On the surface, U.S. companies' second-quarter earnings were fairly respectable when you strip away the financial sector.
Profits for Standard & Poor's 500 members rose about 10 percent from a year earlier after falling sharply the two previous quarters.
Looking closer, it's clear that companies managed that feat by cutting costs and jobs to cope with soaring commodities prices, a broken credit market and the ongoing housing slump.
Companies can't slash their way to growth, however. So investors are trying to assess companies' well-being by focusing on revenue.
“Right now, they are navigating a storm, but what if that storm turns out to be a hurricane?” said Howard Silverblatt, senior index analyst for Standard & Poor's.
More than 70 percent of the S&P 500 companies have reported results. So far, profit for the entire group is down almost 20 percent from a year earlier. However, remove the banks and brokerages that have suffered massive losses in the credit crisis, and S&P 500 members have seen profit grow by about 10 percent.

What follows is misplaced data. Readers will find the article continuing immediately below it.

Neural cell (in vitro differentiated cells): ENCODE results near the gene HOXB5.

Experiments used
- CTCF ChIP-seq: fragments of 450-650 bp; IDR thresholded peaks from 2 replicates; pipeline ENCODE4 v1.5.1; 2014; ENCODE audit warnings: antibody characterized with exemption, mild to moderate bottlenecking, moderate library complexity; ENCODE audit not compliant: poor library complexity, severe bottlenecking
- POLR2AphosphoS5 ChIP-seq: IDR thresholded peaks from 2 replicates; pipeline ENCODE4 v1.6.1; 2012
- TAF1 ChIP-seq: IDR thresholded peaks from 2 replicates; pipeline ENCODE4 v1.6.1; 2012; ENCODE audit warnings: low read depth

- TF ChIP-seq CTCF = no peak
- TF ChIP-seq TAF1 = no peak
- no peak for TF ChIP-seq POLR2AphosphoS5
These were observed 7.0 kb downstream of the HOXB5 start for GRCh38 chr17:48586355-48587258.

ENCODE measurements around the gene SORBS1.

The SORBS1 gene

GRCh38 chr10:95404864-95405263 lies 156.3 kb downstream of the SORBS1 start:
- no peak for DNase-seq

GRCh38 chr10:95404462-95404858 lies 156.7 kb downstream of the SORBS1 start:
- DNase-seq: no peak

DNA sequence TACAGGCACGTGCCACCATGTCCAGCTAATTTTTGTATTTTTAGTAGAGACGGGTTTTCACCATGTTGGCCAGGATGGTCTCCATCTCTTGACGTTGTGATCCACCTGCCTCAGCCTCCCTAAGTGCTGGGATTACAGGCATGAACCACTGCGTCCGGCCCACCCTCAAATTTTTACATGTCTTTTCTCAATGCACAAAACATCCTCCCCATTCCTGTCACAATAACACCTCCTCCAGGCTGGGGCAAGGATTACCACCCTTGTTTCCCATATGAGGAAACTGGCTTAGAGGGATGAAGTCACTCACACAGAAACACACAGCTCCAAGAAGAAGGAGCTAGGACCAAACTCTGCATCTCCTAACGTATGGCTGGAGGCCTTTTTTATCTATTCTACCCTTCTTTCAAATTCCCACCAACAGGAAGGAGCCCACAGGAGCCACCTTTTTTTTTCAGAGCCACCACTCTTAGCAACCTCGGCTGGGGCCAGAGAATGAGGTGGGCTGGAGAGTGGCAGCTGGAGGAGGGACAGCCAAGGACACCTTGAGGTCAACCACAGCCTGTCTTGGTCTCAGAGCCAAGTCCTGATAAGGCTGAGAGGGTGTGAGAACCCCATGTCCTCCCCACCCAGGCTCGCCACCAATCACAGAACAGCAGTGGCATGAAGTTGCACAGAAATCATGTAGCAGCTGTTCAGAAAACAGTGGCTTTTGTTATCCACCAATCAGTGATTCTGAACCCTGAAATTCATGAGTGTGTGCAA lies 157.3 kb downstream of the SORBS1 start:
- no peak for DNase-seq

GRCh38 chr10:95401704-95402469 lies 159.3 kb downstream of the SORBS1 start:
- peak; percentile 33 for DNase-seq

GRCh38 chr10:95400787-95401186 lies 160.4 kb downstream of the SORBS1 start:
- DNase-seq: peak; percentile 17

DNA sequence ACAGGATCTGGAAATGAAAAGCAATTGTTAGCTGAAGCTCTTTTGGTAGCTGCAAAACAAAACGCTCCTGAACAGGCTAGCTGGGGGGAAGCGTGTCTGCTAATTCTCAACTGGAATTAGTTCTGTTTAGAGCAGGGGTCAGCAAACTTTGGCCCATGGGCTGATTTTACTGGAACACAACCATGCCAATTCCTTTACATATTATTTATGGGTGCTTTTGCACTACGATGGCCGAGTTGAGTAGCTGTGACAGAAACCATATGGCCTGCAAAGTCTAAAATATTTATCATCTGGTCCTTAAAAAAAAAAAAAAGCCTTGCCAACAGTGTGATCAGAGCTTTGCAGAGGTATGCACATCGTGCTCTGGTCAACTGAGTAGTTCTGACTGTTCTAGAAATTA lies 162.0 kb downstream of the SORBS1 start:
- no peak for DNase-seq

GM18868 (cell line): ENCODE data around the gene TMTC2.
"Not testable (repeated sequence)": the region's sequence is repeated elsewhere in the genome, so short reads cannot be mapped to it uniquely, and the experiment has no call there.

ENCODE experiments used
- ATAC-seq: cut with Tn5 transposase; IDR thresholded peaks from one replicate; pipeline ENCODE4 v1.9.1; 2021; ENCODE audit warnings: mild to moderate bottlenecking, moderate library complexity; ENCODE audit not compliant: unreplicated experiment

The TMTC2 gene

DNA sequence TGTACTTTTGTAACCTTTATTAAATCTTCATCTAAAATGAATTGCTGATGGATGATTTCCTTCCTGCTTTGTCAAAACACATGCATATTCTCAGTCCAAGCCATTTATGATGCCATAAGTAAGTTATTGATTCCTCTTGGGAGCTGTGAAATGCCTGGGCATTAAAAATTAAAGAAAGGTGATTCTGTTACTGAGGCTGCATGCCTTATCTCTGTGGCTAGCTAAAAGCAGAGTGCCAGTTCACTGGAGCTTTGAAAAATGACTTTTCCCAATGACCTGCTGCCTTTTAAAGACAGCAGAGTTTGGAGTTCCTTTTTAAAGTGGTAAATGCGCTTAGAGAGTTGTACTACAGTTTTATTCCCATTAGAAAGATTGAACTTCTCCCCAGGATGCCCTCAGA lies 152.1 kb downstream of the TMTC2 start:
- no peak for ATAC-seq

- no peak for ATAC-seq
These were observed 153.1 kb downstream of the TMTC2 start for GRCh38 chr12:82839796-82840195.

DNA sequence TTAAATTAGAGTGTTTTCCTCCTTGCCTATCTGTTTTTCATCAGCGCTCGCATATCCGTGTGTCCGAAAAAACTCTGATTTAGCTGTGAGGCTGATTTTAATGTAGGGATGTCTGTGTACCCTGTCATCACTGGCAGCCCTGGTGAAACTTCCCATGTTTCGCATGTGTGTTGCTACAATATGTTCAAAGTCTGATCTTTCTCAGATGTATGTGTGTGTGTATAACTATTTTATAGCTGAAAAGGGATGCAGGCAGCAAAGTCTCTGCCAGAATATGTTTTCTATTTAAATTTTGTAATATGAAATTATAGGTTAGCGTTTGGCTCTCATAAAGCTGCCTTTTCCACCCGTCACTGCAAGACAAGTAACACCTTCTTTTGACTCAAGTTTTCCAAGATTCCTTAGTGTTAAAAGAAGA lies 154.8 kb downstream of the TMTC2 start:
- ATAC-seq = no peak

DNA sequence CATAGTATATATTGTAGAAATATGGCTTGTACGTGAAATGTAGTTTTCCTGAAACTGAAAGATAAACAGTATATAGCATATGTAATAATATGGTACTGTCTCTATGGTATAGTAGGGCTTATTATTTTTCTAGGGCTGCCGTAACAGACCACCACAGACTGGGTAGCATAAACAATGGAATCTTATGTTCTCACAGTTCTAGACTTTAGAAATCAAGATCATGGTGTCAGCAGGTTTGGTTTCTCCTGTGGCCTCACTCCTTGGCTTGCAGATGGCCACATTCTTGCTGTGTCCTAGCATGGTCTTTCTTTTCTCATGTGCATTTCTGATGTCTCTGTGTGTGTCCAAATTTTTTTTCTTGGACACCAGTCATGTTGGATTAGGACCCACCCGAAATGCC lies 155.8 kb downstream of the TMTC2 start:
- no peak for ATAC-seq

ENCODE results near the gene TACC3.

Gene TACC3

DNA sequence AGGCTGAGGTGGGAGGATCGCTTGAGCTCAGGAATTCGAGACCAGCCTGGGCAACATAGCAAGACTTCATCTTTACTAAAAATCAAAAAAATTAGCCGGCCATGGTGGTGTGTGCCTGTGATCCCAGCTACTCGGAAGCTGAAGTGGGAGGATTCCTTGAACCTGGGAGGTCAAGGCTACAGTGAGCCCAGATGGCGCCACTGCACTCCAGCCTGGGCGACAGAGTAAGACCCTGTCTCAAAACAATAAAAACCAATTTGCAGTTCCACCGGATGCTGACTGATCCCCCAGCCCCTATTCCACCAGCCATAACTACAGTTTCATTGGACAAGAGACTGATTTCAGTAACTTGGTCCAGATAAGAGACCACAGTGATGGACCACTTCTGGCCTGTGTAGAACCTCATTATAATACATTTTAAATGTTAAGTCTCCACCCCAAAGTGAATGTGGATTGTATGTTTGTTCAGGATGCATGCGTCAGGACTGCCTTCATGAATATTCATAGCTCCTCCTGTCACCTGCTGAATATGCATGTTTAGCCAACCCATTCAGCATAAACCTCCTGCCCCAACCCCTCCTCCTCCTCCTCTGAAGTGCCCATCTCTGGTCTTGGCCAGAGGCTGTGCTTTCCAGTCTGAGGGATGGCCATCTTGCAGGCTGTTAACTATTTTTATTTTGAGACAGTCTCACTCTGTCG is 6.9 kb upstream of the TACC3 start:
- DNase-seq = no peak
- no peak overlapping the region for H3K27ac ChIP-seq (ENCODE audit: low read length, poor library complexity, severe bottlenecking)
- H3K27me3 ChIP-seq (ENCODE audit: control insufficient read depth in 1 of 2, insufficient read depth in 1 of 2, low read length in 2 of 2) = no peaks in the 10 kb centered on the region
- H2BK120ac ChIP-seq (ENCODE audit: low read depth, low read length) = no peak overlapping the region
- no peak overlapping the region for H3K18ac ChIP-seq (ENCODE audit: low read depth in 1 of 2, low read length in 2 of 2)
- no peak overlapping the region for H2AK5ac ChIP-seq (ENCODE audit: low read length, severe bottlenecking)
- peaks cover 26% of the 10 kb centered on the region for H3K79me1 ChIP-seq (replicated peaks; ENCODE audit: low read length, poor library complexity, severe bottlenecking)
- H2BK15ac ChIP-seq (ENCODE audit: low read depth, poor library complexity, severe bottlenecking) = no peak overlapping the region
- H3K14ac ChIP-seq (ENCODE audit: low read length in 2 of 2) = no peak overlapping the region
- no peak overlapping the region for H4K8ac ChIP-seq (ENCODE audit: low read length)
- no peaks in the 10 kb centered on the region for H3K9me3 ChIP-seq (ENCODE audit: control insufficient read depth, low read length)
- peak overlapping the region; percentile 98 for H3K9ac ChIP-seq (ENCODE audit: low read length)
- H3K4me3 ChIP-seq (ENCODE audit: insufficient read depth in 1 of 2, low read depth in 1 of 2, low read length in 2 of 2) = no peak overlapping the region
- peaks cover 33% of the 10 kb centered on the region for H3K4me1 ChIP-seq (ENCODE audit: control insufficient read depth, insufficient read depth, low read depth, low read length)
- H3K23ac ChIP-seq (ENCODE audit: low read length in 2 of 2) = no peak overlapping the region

Though there's no way to track how many companies relied on one-time gains to beef up their profits, analysts say there's anecdotal evidence that it was higher than usual.
For instance, mobile phone maker Motorola Inc. handed Wall Street an unexpected profit, much of it due to cost cutting. Though sales were up across all of its business units, the company's overall revenue still fell 7.4 percent because of declining market share in its struggling handset unit.
Wall Street considers cost cuts and price increases as quite acceptable strategies for boosting profits. But they are something of a quick fix — eventually, companies run out of employees to cut from payrolls and risk losing customers by hiking prices.
American companies also have been making their numbers the past few years when exports offset sluggish domestic revenue growth. But that could also be in jeopardy. There are increasing signs that Europe's economy is slowing and that Asia's could follow.